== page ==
In planning my exit strategy from the mess I had created, I (re)stumbled across Ubuntu Linux, which I’m now convinced will be the savior to pull me out of the Vista-infested hole that I fell in. What about Mac? That was definitely a tempting life preserver, but considering the cash I’d dropped on this whole botched Vista experiment, the thought of buying all new machines and software made me shudder. So Ubuntu Linux it is—my light at the end of the tunnel and exterminator of choice to rid myself of the Vista infestation once and for all.
Yes, I’m angry. Here’s Vista in a nutshell:
1. Bloatware Supreme Supersized With Cheese
This beast is more bloated than Jabba the Hutt leaving a Vegas buffet. I thought my top-of-the-line AMD X2 dual-core chip running in a box stuffed to the gills with ultra-fast RAM would do the job, yet still my machine is sluggish. I did some side-by-side tests of this machine vs. Ubuntu Linux running on a six year-old Pentium 4 machine with 1/8th the RAM. Hmm… the tired old box running Linux danced circles around the sparkling new Vista box. The Linux machine actually opened apps like Google Earth in less than half the time.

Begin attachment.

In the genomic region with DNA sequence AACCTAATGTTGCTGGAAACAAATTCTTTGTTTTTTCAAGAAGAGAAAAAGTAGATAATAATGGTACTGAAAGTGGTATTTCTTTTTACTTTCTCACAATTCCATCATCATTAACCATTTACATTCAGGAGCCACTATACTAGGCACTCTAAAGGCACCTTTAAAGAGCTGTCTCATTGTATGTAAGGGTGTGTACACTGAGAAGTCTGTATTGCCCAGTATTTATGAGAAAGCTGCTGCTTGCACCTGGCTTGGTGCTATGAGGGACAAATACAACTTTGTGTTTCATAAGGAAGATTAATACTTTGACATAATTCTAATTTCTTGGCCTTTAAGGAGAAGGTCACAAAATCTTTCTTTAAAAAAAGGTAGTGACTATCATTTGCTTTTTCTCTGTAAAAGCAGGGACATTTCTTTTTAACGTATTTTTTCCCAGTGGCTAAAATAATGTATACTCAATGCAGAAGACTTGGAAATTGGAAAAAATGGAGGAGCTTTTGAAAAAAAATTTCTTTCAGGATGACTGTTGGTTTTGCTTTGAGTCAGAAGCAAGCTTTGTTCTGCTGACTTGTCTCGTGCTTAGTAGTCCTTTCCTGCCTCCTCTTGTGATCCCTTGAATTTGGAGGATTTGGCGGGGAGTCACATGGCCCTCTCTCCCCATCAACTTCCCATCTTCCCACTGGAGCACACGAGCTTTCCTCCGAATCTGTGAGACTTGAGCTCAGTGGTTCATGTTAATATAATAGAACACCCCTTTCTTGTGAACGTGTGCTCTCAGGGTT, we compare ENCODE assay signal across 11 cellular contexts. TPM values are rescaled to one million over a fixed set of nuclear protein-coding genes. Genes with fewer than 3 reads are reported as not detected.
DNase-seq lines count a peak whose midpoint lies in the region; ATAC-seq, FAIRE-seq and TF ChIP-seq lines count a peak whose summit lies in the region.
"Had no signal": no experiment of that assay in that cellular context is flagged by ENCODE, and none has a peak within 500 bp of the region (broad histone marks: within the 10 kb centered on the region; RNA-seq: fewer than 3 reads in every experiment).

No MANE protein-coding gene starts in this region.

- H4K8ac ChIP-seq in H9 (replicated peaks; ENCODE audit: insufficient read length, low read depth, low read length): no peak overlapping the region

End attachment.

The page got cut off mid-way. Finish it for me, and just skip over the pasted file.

2. More Security Than Gary Coleman Guarding A Mall
Vista’s solution to security vulnerabilities assumes that I will have no problem clicking OK several times and typing in my password every single time I want to do something as simple as moving a file. And any videos I happen to be watching will freeze during the whole process. I wonder if anyone has had the patience to make it more than a day with this UAC nightmare turned on before shutting it off for good–RIP UAC. Microsoft also insists that, to maintain a secure machine, I create a user account for myself and not use the admin account for day-to-day work. Makes sense…but wait a minute–more than half of my software doesn’t work now!
3. The GUI—Graphical User Interference